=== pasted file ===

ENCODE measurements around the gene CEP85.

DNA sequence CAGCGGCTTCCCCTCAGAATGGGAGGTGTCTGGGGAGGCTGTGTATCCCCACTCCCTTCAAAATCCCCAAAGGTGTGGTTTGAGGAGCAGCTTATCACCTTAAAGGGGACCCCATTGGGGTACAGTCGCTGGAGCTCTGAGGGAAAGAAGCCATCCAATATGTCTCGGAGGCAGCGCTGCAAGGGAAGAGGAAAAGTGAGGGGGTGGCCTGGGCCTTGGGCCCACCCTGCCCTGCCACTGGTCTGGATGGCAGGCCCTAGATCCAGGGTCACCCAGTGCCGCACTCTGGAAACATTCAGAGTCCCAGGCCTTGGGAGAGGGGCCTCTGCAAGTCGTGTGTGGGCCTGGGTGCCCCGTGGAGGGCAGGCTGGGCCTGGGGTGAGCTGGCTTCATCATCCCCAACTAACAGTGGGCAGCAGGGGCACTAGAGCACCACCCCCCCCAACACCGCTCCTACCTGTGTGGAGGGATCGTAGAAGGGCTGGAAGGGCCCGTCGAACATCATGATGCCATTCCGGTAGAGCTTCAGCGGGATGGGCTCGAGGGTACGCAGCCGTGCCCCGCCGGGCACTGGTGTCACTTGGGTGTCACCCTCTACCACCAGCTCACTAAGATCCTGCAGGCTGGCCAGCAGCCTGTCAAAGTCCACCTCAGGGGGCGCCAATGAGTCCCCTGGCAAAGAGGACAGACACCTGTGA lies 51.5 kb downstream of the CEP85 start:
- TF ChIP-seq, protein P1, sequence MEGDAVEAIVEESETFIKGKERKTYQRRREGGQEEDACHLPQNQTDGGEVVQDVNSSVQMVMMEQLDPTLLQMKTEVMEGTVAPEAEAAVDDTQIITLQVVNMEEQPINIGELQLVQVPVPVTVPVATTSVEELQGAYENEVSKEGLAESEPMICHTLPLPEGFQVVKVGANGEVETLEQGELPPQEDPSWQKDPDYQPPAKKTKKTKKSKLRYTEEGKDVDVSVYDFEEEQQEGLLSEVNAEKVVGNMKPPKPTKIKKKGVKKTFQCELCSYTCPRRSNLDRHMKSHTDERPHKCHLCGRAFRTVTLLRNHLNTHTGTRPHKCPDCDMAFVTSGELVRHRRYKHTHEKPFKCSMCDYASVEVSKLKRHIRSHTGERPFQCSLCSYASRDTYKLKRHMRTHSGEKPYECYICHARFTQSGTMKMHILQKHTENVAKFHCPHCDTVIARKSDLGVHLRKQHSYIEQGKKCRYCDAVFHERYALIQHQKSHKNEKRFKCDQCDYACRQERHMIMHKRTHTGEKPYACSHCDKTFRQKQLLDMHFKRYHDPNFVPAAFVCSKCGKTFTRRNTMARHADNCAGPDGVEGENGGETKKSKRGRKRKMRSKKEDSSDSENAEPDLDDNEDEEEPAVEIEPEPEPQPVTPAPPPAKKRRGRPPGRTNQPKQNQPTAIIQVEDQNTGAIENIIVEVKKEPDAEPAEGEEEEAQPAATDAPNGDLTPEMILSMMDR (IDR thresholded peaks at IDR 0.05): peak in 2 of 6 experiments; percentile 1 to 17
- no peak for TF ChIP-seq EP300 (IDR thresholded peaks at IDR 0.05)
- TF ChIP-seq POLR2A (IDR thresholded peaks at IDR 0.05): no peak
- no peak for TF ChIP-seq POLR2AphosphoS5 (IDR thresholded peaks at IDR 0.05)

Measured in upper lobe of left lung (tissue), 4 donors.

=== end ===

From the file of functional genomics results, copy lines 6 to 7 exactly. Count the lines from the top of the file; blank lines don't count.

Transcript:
- no peak for TF ChIP-seq POLR2AphosphoS5 (IDR thresholded peaks at IDR 0.05)

Measured in upper lobe of left lung (tissue), 4 donors.